Don’t Sweat the Small Stuff

“Don’t Sweat the Small Stuff” is a phrase used to suggest one should relax, chill out, and not worry about the little things, things which sometime seem out of one’s control. Well, that’s great. But, our “day job” as trial consultants doesn’t allow it. Neither does my prior advocation, photography. For example, when photographing people at events, the photographer has to watch the person’s expression; if it is a group of people, it is even more challenging. The photographer has to look at the eyes, the smiles, the hands, feet, etc. Ensuring things are in focus and that there are no distracting details in the background, or foreground, are all a part of capturing an image for a professional photographer. In our work as trial consultants, we have to watch the small details. Are the lunches ready? Did the catering folks get the order right according to the banquet event order – the contract? Where are the chips and the condiments? Are all the cables connected for the video cameras to record the session? Is everything working? Have all the cables been taped down to prevent tripping? Are the notepads on the tables? How about pens for everyone to take notes? Is the A/V working to project PowerPoint or similar images? Are the mock jurors arriving on time? Do we need to call the recruiter to track down late arrivals? What time is dinner to be served? There are seemingly an endless number of variables, small stuff, that go into a mock trial. We’ve done these long enough to have our own, well refined, protocols, but it involves sweating the small stuff. I often sweat the arrival of the first quorum of jurors. We recruit extras, but until we have the required 6 or 12, I’m nervous. Sweating the small stuff is, in my opinion, something we have to do to ensure clients are satisfied that we’ve done everything we can to make their days a success and that they are getting what they pay for when hiring Magnus (and we don’t work cheap). And, ultimately I believe that is why clients so often compliment us on the research days.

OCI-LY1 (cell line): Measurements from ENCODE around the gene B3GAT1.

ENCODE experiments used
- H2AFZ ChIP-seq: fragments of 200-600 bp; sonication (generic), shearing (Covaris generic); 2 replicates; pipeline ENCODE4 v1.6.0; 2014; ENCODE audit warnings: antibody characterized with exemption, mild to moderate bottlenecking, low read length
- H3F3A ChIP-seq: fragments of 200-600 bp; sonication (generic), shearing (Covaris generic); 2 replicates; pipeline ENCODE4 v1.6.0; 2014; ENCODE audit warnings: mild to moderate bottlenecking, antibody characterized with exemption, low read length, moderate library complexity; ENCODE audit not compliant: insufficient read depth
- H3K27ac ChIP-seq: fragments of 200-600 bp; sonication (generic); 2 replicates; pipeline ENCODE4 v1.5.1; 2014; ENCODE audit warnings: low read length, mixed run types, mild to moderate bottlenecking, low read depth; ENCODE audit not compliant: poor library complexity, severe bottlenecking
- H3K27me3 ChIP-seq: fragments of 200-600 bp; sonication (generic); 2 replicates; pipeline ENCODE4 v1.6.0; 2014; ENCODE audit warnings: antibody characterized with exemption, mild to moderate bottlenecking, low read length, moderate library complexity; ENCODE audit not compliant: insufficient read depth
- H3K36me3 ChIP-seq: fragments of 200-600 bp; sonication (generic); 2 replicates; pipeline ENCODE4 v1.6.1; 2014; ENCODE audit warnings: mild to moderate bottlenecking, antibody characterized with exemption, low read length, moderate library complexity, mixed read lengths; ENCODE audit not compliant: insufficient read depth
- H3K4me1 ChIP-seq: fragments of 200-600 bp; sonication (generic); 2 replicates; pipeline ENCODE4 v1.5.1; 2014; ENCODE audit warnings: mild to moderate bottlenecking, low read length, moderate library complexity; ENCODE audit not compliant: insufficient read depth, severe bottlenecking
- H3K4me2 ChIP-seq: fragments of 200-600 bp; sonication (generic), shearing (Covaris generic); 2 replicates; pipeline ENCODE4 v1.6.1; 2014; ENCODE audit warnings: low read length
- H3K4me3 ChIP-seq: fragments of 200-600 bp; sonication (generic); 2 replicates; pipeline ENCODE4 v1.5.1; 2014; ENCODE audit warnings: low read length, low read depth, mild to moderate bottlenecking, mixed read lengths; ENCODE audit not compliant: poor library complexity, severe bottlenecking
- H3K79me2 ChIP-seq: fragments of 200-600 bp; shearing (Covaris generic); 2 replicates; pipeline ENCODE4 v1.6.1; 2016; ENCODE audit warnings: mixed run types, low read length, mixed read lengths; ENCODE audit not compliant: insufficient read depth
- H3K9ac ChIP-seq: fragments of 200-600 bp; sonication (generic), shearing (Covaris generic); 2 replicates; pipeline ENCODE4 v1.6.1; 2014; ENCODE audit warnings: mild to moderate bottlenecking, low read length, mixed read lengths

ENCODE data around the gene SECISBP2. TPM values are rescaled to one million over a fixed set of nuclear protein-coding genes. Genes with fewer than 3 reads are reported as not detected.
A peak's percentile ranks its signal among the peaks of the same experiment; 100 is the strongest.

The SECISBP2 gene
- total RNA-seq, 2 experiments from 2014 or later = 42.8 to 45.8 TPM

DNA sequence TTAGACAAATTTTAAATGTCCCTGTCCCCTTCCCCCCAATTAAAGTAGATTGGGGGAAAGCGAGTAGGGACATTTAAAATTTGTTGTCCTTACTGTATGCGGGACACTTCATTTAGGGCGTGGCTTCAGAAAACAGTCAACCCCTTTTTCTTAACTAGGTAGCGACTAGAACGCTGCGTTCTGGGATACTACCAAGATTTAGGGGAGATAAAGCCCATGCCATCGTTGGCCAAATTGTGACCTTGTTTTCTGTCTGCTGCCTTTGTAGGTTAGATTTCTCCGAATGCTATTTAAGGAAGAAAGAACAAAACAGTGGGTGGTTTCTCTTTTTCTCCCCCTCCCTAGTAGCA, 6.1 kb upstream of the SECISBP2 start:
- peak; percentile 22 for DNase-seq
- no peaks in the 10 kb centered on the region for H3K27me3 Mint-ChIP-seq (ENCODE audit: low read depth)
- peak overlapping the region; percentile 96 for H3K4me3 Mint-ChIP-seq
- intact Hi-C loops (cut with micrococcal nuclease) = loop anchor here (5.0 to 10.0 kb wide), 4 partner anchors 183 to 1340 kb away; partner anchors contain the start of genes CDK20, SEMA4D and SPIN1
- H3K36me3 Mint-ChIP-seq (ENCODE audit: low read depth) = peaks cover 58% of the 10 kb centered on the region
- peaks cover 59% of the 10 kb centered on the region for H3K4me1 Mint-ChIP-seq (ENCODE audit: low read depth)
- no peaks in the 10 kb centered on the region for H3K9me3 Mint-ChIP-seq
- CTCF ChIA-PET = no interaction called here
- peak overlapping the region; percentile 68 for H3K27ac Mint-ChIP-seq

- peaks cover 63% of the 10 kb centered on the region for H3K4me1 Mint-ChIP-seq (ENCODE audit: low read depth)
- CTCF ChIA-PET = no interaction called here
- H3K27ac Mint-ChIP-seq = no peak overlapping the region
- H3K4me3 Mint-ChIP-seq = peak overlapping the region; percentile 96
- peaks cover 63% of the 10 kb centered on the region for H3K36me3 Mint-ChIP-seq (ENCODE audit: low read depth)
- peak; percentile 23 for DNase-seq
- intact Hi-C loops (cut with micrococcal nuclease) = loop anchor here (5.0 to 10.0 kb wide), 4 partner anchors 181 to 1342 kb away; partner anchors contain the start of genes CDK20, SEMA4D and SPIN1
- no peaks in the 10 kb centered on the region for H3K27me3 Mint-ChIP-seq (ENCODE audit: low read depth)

This topic, “Don’t Sweat the Small Stuff,” came up recently during a slightly heated debate David and I were having about the proper way to prepare something we were having for dinner.  (As the reader might imagine, David and I have many debates, some over trivial matters, on an almost daily basis.)  I don’t recall the specifics of our disagreement, but I attempted to end it by asking David not to sweat the small stuff.  He laughed, and as soon as he regained his composure, he said, “We always sweat the small stuff.  It’s just what both of us do, about almost everything.”  I stopped what I was doing and replied that he was absolutely correct.  David and I almost always sweat the small stuff.  Doing so is part of what differentiates us from most of our competitors in business, many of whom lack the education, intelligence, or foresight to ensure all the details, in every client’s research project, have been thought of and handled with excellence.  For example, when we are recording the mock jury deliberations, we are aware that annoying sounds, such as the sound a bag of potato chips makes when opened, will destroy the audio portion of the recording for the duration it takes to get the bag open.  Knowing this, we ask the mock jurors to open their bag of chips, then pour out the chips onto their plate, before the video camera is turned on.  Overlooking this seemingly minor detail, when multiplied by 30 or 40 mock jurors in 1 day, can ruin an otherwise fine client deliverable, thus, we truly must sweat the small stuff.  Neither David nor I are perfect, but we try hard to rise above other people in similar situations by doing everything we can to ensure all details, large and small, are addressed so that our clients are assured the intricacies of their cases will be handled with nearly perfect results, time after time.  Other people may be fine when they don’t sweat the small stuff, but David and I will keep striving to be the best we can be.  Now, about that recipe…

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